"The chief scientific core of our work is that we have thought of applying statistical molecular modeling approaches to datasets of very structurally complex molecules – such as manufactured nanoparticles – in the context of relating their structural features to – also complex – biological effects e.g., cellular uptake" Tropsha explains. "What we have demonstrated, perhaps unexpectedly, is that despite the complexity of the underlying system the use of rigorous modeling procedures resulted in models that were both statistically significant and externally predictive."
He points out that modeling MNPs and their biological effects is challenging due to two major issues: "First, because of the high structural complexity and diversity of MNPs, it is difficult to develop quantitative parameters capable of characterizing the structural and chemical properties of MNPs. Second, systematic physicochemical, geometrical, structural, and biological studies of MNPs are nearly absent in the public domain, making the development of statistically significant computational models and their validation difficult as these procedures require relatively large amounts of data."
Following the established principles of conventional QSAR modeling workflows, the UNC team set out to develop predictive QNAR models. Similar to general QSAR modeling strategies, the overall objective of QNAR models is to relate a set of descriptors characterizing MNPs with their measured biological effects, for example, cell viability, or cellular uptake.
The intended result of these models would be the ability to apply them to newly designed or commercially available MNPs in order to quickly and efficiently assess their potential biological effects.
Hierarchical clustering analysis of 51 MNPs using their biological activity profiles. The clustered distance matrix reveals three distinct clusters of MNPs based on their biological activity profiles (on the distance matrix, blue colors = high similarity between nanoparticles, red/green/yellow colors = low/medium similarity between nanoparticles). (Reprinted with permission from American Chemical Society)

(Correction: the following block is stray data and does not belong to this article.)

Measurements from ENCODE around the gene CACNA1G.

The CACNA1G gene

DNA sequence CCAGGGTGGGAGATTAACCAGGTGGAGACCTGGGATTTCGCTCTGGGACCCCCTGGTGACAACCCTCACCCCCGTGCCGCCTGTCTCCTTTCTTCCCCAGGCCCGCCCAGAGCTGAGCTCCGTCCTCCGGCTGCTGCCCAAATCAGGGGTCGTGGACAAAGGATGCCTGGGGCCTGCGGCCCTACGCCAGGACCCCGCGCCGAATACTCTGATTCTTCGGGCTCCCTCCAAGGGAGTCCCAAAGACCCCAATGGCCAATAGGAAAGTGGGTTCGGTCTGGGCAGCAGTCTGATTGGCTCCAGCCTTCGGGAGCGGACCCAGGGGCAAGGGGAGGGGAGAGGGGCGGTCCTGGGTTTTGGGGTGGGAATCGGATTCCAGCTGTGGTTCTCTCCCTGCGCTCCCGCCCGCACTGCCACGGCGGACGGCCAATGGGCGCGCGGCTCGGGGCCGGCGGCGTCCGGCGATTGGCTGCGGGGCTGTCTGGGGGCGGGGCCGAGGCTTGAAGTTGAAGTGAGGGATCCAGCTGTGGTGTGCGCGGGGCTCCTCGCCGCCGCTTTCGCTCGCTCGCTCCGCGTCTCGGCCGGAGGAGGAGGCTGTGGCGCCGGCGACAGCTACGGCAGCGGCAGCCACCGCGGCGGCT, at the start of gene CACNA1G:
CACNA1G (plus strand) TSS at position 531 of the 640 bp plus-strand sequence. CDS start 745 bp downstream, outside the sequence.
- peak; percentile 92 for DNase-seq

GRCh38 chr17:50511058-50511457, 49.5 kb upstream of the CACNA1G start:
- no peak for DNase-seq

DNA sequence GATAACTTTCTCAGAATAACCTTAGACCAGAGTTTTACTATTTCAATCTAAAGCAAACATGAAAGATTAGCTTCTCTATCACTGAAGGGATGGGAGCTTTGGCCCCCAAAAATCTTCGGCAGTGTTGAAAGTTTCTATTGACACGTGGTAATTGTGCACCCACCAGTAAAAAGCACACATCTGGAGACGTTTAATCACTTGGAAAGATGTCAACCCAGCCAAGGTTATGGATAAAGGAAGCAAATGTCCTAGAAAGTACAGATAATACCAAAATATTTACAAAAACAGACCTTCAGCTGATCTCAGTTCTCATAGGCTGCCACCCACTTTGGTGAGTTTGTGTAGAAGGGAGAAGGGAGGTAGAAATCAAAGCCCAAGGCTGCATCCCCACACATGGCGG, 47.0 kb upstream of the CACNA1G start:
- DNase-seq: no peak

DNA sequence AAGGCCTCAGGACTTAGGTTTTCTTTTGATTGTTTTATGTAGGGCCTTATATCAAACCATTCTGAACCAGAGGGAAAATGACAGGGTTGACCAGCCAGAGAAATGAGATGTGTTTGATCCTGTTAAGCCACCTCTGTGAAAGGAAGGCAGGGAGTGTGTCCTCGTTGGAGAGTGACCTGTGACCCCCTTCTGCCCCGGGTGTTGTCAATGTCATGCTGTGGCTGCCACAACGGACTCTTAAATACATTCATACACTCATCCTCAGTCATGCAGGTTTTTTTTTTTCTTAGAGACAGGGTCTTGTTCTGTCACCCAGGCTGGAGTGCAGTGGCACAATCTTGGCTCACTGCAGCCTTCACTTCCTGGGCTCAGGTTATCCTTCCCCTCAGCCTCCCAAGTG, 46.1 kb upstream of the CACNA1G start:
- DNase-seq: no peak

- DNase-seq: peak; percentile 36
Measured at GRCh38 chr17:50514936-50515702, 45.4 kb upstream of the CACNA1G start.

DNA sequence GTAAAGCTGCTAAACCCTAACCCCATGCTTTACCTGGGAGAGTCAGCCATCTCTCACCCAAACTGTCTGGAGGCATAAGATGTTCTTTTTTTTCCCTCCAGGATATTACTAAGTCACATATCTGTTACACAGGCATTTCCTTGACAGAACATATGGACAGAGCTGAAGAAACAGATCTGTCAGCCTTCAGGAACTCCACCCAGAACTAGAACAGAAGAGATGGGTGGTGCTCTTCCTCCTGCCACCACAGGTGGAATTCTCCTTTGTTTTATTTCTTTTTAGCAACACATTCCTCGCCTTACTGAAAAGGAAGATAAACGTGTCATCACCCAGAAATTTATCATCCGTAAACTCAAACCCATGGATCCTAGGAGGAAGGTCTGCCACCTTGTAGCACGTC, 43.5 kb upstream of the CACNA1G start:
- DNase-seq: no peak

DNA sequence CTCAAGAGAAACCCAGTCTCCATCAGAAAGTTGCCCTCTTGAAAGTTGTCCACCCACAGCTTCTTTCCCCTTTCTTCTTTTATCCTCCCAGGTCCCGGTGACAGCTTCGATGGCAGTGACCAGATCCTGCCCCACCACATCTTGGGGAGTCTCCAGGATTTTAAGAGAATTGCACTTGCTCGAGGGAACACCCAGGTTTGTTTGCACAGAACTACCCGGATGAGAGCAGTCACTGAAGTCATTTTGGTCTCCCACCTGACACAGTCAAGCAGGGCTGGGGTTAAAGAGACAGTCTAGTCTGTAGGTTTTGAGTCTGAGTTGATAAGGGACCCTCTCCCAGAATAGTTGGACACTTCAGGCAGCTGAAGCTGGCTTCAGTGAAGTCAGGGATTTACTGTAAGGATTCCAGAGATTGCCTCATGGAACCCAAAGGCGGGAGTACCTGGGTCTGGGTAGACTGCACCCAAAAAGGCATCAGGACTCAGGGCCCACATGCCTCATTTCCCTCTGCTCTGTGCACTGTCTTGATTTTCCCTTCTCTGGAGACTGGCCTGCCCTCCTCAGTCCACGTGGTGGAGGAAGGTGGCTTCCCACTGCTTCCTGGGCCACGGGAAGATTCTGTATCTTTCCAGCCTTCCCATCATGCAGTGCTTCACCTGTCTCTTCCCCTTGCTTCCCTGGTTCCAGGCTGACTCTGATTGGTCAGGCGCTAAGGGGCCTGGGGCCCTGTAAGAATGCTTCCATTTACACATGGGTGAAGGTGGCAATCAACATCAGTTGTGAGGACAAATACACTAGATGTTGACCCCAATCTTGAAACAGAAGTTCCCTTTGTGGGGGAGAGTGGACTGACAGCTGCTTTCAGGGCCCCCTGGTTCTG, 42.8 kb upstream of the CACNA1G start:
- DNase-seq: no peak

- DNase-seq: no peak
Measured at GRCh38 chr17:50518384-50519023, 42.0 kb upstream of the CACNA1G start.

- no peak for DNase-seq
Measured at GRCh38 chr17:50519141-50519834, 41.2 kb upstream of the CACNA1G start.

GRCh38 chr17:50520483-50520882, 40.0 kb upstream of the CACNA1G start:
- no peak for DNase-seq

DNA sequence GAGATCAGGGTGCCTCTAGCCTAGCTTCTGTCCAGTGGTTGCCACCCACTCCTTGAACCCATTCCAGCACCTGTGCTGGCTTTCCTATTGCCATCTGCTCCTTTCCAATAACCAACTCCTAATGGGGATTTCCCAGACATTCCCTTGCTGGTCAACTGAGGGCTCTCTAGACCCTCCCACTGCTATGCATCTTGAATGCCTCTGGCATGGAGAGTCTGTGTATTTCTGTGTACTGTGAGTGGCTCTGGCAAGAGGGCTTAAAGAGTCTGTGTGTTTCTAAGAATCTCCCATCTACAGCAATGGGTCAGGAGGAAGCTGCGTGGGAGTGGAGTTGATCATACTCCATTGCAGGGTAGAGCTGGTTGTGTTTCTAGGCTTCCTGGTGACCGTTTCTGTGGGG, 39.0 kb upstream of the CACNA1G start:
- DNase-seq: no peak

"In both case studies, QNAR calculations led to statistically validated and externally predictive models; these models quantitatively relate the chemical, physical, and geometrical properties of MNPs with their biological effects measured in vitro in different cell-based assays" says Tropsha. "We believe that this report, which to the best of our knowledge is the first example of QNAR analysis of relatively large data sets of MNPs, successfully demonstrates the high potential of cheminformatics approaches for improving the experimental design and prioritizing the biological testing of novel MNPs."
Instead of current practice, where nanomaterials are tested, and if needed modified, after their production, the models built by the UNC scientists can be used to prioritize and bias the synthesis of MNPs towards particles with the desired biological activity and safety profiles.
Tropsha says that the team's long-term goal is to extend their approach to a broader variety of nanomaterials – which is daunting given the large variety of nanomaterials possible. "This will require complete datasets, where different materials are routinely evaluated using the same repertoire of assays, and would be helped by an ethos where investigators make their data publicly available for analyses that include multiple datasets and different types of materials."